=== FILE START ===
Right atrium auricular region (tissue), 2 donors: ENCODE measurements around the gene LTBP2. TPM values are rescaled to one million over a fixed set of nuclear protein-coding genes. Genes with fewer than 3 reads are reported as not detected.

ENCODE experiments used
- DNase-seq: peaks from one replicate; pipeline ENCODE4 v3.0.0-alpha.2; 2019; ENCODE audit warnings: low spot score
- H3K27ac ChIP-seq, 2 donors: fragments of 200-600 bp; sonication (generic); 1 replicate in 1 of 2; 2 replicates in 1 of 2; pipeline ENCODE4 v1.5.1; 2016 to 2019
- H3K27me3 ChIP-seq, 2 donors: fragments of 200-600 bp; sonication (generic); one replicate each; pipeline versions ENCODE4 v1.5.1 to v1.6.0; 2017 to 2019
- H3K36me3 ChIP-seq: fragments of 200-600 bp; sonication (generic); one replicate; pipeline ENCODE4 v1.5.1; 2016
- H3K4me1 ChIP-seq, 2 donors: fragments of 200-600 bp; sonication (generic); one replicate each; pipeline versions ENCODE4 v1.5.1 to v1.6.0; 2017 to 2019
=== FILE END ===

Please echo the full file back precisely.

Right atrium auricular region (tissue), 2 donors: ENCODE measurements around the gene LTBP2. TPM values are rescaled to one million over a fixed set of nuclear protein-coding genes. Genes with fewer than 3 reads are reported as not detected.

ENCODE experiments used
- DNase-seq: peaks from one replicate; pipeline ENCODE4 v3.0.0-alpha.2; 2019; ENCODE audit warnings: low spot score
- H3K27ac ChIP-seq, 2 donors: fragments of 200-600 bp; sonication (generic); 1 replicate in 1 of 2; 2 replicates in 1 of 2; pipeline ENCODE4 v1.5.1; 2016 to 2019
- H3K27me3 ChIP-seq, 2 donors: fragments of 200-600 bp; sonication (generic); one replicate each; pipeline versions ENCODE4 v1.5.1 to v1.6.0; 2017 to 2019
- H3K36me3 ChIP-seq: fragments of 200-600 bp; sonication (generic); one replicate; pipeline ENCODE4 v1.5.1; 2016
- H3K4me1 ChIP-seq, 2 donors: fragments of 200-600 bp; sonication (generic); one replicate each; pipeline versions ENCODE4 v1.5.1 to v1.6.0; 2017 to 2019